NLRB filing may bring UFC employee decision
Fighter Leslie Smith filing a charge with the National Labor Relations Board last week against the UFC may settle a much larger question: Whether mixed martial arts fighters can unionize now or in the future.
That’s because only employees can unionize, and if the NLRB decides to hear Smith’s case, that would classify her — and all UFC fighters — as an employee in the NLRB’s eyes.
For years, the UFC has defined Smith, as well as the roughly 600 fighters it has under contract, as independent contractors. But only employees can seek relief from the NLRB. In her charge last week, Smith was described as “a statutory employee,” which may force the NLRB to determine the correct definition.
“The board would have to preliminarily determine whether she is an employee or an independent contractor,” said Bill Gould, former chairman of the NLRB who is now a Stanford Law School professor. “Because they don’t have jurisdiction — they can’t involve themselves in anything like this — unless they have jurisdiction. They don’t have jurisdiction over independent contractors.”
Smith is alleging that the UFC violated federal law protecting employees who engage in union activity when it terminated her contract on April 20. Smith has been the vocal president of Project Spearhead, a group that has been collecting union authorization cards from UFC fighters, and the charge alleges that the UFC retaliated against her for those efforts.
The board would have to preliminarily determine whether she is an employee..
Ironically, the immediate goal of Project Spearhead has not been to unionize, but simply to collect enough union authorization cards to force the NLRB to make the decision of whether the fighters are employees and can unionize. In order to gain “standing” in front of the NLRB, Project Spearhead needed to collect cards from about 30 percent of the membership — or roughly 200 fighters.
That effort might not be needed now.
The UFC declined to comment for this story.
“The UFC, by its actions against Leslie, has forced the issue of independent contractor versus employee to the forefront and to be decided by the NLRB much faster than it would have been if they had just left Leslie Smith alone and let her continue to collect authorization cards,” said Lucas Middlebrook, a labor attorney who is representing Smith in the NLRB action, as well as Project Spearhead.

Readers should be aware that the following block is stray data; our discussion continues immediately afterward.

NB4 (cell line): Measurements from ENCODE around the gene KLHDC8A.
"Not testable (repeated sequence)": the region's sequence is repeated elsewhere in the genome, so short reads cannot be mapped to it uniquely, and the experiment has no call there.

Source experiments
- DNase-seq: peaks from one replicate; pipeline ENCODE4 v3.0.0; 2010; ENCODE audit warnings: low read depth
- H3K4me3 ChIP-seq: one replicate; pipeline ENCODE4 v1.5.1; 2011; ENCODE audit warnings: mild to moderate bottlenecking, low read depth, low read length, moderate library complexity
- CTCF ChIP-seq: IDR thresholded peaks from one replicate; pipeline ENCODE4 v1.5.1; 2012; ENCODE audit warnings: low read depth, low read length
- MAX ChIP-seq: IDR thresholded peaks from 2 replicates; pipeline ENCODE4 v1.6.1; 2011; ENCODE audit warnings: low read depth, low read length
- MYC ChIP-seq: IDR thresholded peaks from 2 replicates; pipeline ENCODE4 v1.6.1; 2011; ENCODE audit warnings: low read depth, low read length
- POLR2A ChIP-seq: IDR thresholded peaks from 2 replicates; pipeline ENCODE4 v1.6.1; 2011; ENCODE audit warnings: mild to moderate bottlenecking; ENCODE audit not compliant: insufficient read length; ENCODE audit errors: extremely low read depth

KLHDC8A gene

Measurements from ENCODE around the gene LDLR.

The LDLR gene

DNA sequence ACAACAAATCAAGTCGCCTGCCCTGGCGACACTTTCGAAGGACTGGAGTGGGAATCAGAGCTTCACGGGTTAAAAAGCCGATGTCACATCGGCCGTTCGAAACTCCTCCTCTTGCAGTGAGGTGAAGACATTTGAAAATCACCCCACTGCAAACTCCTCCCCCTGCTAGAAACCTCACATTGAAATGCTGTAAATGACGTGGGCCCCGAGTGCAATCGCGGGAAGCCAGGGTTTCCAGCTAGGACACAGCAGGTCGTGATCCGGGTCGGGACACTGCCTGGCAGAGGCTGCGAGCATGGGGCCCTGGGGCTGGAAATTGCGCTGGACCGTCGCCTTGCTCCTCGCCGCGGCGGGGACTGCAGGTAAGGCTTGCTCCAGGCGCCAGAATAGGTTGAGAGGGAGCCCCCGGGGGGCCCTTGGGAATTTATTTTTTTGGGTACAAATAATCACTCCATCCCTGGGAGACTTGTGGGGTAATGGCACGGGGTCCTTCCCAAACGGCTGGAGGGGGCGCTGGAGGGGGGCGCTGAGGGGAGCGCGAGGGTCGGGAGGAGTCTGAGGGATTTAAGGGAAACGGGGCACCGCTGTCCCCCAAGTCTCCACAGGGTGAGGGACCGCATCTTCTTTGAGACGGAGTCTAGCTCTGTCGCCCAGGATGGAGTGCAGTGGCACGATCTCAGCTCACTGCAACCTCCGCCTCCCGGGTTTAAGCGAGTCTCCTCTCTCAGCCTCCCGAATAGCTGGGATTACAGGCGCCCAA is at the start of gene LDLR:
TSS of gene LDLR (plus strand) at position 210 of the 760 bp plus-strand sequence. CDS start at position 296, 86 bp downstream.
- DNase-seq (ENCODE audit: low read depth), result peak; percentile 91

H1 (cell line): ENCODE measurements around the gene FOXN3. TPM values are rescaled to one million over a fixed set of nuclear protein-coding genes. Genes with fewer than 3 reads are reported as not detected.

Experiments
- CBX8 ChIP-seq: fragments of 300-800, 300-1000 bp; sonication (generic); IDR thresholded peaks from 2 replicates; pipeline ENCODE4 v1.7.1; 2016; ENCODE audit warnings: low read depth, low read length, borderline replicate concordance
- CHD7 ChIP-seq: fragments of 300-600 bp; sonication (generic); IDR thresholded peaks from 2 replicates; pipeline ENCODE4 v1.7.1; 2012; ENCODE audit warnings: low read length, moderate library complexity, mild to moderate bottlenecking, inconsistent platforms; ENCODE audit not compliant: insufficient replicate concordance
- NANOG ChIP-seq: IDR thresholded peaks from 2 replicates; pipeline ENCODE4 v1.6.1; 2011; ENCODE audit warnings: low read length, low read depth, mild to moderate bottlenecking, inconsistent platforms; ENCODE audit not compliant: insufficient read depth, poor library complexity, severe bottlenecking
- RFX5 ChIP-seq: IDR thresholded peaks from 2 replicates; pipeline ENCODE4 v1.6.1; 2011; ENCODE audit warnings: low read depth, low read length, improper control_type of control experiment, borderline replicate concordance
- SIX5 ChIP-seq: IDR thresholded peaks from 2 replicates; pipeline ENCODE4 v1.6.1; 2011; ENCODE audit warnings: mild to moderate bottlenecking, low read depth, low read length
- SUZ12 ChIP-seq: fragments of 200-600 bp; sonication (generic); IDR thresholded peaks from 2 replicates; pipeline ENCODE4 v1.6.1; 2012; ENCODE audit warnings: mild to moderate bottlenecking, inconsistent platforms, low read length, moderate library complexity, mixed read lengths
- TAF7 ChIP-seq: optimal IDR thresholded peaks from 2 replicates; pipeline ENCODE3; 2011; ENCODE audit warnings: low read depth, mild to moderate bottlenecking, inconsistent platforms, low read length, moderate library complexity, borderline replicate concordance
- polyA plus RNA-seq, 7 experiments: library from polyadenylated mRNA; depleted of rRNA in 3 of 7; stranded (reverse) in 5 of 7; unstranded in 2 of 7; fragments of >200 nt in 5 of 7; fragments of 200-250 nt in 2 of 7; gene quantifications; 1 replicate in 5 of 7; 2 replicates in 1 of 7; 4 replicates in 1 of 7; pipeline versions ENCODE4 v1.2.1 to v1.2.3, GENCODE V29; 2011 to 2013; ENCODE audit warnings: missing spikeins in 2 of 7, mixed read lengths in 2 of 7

The NLRB will look at a host of factors to determine the answer, including the extent to which the employer has control over the way the work is done and how the employee conducts himself or herself, Gould said. Another factor is the extent to which the employee is conducting the business of the employer.
“If you have a plumber come to your house, for instance, they are an independent contractor because they are doing something you are not doing,” Gould said. “You are living in the house.”
Conversely, a potential example in Smith’s favor could be if the UFC says it’s in the business of fighting and Smith is a fighter.
Either the entire NLRB board would make the determination or the general counsel could make the decision, Gould said.
There have been at least two other efforts to unionize UFC fighters that have failed over the years, for various reasons.
Although the UFC would not comment, there may be a question as to whether Smith was actually fired. She was on the last fight of her UFC contract when her opponent, Aspen Ladd, did not make the 135-pound weight limit. Smith declined the fight, as was her right under New Jersey law, where the fight was to take place. The UFC paid Smith both the win and show money — $62,000 — so one could argue her contract was fulfilled.
But Middlebrook noted that the UFC would not offer her another fight or renew her contract, even though she had won her last two fights and was ranked No. 9 in the UFC rankings for the women’s bantamweight division.